Features
 

Poverty focussed development and microfinance:
Policies and prospects
- Part I

by M U A Tennakoon Ph.D,DSc

Early Policies

Sri Lanka, by the 1980s, possessed substantial achievements in human development in areas such as universal primary school enrollment, a high literacy rate, gender equality, lowered infant and maternal mortality, a high life expectancy etc. largely due to the welfare-oriented development strategies followed since independence in 1948. According to the World Human Development Index, Sri Lanka ranked 99th out of 191 countries. Some of those achievements are in par with those of the middle income countries.

In those development aspects, Sri Lanka has already met some of the Millennium Development Goals towards the turn of the twentieth century. But poverty remains a persistent worry. Out of the urban population, about 8 percent still remains poor. More than 23 per cent of the rural population is living in poverty. Poverty of the estate population is a staggering 30 percent. On the whole, out of the island’s population of nearly 20 million, a fourth or less is still living in poverty.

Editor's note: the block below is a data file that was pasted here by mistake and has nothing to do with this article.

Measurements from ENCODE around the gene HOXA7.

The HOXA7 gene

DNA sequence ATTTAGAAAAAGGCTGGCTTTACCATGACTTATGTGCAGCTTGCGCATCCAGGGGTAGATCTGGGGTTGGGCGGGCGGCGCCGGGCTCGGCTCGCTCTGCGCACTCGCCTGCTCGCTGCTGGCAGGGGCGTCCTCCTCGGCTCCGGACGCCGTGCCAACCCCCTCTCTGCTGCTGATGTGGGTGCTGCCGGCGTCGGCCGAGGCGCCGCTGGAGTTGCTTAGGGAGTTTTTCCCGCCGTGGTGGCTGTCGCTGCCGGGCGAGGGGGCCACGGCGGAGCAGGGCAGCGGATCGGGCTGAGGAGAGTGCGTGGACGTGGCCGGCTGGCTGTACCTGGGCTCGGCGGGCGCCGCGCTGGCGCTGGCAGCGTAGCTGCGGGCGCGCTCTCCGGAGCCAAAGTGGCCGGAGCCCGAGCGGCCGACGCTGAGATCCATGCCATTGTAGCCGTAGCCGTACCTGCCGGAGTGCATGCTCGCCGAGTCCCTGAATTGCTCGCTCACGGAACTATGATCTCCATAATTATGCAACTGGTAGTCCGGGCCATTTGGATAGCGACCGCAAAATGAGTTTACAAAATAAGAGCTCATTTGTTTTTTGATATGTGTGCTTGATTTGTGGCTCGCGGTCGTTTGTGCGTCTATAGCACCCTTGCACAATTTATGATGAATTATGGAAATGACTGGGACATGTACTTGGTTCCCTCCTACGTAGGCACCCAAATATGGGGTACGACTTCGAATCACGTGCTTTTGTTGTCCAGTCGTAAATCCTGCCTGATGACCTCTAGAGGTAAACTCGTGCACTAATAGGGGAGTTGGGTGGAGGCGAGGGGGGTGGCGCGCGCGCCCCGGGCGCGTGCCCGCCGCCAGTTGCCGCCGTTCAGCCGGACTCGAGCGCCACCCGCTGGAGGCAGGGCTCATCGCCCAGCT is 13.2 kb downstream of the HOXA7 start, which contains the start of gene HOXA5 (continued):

The welfare oriented inward looking development strategies of the post independent era though bolstered some of the human development indices stated above, they did not sufficiently facilitate a speedy economic growth amidst rapid population growth. The population of 8 million at the time of gaining independence (1948), more than doubled during the next three decades while the economic growth was slow.